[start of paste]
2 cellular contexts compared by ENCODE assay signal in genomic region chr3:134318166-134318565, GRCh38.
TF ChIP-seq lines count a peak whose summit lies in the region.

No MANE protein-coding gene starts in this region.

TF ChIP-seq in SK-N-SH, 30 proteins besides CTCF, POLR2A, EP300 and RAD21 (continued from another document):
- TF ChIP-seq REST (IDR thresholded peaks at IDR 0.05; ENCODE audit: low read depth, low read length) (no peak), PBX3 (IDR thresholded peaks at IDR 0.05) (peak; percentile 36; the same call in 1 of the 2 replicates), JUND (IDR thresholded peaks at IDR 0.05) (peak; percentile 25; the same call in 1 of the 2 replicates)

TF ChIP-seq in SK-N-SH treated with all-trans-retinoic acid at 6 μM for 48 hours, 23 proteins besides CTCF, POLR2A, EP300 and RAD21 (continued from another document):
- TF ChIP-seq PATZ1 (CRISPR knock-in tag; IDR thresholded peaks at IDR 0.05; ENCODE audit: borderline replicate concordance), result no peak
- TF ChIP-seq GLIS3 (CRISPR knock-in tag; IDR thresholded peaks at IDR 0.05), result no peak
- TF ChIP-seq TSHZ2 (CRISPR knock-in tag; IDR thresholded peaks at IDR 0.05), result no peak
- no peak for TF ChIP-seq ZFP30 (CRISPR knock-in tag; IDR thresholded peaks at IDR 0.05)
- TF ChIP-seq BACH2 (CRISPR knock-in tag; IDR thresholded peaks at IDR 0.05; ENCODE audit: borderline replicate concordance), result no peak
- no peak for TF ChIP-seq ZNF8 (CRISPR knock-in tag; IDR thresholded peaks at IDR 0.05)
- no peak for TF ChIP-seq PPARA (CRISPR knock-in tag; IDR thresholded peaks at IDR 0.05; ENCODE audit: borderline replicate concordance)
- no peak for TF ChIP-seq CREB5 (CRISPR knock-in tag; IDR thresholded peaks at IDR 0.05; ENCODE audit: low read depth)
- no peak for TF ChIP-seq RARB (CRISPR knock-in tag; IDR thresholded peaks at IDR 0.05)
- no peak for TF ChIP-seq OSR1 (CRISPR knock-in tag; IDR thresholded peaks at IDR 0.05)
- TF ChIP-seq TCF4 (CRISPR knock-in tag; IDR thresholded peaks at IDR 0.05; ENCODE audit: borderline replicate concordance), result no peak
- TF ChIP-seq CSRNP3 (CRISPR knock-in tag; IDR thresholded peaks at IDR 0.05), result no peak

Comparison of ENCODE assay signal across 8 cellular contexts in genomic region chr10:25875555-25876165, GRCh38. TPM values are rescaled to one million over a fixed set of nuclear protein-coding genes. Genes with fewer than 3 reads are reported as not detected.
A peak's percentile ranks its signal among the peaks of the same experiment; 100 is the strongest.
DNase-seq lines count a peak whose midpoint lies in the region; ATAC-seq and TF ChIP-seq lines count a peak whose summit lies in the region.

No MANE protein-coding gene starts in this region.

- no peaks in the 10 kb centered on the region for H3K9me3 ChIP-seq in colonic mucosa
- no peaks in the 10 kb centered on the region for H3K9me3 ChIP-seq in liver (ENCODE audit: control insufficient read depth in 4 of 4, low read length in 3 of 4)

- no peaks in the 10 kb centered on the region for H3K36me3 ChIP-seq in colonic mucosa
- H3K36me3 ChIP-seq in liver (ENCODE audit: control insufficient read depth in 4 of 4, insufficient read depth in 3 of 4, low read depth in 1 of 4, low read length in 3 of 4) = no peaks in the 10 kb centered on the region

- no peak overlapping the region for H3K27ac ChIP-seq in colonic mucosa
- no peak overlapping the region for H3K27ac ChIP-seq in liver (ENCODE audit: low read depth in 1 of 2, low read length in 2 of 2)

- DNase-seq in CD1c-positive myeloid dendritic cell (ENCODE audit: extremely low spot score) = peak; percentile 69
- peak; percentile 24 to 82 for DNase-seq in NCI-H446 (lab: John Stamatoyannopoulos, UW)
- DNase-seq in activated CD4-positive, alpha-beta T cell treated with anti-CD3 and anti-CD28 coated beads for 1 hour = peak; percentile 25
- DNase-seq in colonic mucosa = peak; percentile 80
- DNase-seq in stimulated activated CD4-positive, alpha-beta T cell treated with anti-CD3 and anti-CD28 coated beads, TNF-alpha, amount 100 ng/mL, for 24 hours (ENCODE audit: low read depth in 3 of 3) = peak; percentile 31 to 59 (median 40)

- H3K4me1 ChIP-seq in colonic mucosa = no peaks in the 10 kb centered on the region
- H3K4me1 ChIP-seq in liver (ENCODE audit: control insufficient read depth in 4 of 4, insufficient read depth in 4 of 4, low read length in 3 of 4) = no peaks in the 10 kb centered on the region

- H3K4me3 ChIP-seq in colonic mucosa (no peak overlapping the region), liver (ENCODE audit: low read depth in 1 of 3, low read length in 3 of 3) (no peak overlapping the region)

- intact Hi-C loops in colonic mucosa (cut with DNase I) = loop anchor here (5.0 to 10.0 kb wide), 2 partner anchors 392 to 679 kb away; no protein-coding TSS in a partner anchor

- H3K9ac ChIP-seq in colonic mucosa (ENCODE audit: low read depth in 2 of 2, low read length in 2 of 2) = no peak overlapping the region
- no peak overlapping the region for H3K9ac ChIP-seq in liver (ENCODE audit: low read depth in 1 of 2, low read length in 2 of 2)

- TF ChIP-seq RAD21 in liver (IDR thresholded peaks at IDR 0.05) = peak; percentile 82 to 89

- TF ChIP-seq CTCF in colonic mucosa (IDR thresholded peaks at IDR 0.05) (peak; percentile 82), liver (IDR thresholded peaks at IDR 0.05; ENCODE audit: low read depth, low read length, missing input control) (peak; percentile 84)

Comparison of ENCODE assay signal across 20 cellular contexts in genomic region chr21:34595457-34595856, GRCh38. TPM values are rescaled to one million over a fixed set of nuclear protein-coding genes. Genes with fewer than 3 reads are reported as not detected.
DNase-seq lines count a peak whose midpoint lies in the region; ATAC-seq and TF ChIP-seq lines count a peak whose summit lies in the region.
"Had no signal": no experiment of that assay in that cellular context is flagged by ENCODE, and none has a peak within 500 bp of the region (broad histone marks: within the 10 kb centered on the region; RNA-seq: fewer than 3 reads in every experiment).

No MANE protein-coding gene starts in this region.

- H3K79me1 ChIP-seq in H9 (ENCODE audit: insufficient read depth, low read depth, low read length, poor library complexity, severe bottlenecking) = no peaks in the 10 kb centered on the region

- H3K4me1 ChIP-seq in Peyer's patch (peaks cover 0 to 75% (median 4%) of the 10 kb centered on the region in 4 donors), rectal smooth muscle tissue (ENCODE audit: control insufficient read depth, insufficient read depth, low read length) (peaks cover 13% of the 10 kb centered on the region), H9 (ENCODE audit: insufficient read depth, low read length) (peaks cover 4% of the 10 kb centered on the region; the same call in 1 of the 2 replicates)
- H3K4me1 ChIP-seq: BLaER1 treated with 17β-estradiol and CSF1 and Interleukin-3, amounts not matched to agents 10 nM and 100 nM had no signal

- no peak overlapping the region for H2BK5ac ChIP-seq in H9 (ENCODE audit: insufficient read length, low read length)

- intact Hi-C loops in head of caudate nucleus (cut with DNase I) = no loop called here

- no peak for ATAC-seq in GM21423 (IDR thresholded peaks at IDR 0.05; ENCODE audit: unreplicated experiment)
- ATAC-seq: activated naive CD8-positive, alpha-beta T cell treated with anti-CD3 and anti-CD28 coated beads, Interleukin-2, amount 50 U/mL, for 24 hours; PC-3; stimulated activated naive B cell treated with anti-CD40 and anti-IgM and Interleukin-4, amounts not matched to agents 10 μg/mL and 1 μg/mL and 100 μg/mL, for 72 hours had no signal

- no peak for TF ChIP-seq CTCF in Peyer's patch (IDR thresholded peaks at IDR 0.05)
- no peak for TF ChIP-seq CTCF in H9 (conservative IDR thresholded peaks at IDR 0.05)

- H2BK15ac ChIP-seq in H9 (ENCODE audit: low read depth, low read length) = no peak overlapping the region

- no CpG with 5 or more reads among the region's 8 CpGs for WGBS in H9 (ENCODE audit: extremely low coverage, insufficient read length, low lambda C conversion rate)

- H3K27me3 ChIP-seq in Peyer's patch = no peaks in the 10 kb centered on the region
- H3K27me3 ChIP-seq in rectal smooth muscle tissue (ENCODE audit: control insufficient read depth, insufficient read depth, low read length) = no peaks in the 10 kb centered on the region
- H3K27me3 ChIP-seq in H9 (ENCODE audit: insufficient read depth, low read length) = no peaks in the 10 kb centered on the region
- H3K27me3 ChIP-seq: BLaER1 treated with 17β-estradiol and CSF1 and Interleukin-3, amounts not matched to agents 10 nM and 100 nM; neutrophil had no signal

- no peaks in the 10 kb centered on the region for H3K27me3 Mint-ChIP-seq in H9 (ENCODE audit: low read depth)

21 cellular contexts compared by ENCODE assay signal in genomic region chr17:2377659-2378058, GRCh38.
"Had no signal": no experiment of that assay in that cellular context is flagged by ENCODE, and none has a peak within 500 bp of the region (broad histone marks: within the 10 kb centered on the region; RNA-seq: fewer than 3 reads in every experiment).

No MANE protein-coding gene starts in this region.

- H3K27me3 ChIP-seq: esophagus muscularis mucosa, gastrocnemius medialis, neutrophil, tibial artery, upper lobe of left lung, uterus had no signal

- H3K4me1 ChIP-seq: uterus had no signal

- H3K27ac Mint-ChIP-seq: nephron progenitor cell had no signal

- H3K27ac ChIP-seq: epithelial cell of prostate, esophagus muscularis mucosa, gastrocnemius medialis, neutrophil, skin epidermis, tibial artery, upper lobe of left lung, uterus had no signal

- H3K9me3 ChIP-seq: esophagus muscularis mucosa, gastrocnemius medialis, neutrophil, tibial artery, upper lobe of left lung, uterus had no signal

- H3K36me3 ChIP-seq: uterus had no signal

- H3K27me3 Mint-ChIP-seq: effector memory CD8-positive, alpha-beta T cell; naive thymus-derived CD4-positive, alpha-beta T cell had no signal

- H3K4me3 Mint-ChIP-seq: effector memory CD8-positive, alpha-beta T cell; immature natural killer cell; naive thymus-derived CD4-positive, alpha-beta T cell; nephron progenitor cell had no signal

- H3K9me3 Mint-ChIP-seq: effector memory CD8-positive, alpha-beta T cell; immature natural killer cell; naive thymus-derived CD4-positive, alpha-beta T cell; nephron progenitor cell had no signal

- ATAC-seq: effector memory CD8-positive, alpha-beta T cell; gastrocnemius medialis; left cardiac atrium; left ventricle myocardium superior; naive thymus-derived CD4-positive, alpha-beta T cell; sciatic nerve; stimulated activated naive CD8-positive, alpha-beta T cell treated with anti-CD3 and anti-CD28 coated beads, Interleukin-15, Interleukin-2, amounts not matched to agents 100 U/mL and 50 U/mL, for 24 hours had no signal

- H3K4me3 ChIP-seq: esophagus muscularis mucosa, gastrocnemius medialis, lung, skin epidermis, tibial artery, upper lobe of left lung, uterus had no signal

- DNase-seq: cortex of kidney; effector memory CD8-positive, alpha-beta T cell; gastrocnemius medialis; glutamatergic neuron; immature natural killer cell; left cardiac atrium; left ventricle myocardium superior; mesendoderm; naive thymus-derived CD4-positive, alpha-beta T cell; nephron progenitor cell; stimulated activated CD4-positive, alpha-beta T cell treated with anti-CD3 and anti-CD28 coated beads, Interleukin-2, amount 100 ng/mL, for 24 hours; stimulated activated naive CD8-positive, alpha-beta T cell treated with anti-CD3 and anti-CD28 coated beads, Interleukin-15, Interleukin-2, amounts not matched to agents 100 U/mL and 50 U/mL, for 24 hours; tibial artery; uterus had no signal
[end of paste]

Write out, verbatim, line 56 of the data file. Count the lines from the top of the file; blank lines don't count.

- no CpG with 5 or more reads among the region's 8 CpGs for WGBS in H9 (ENCODE audit: extremely low coverage, insufficient read length, low lambda C conversion rate)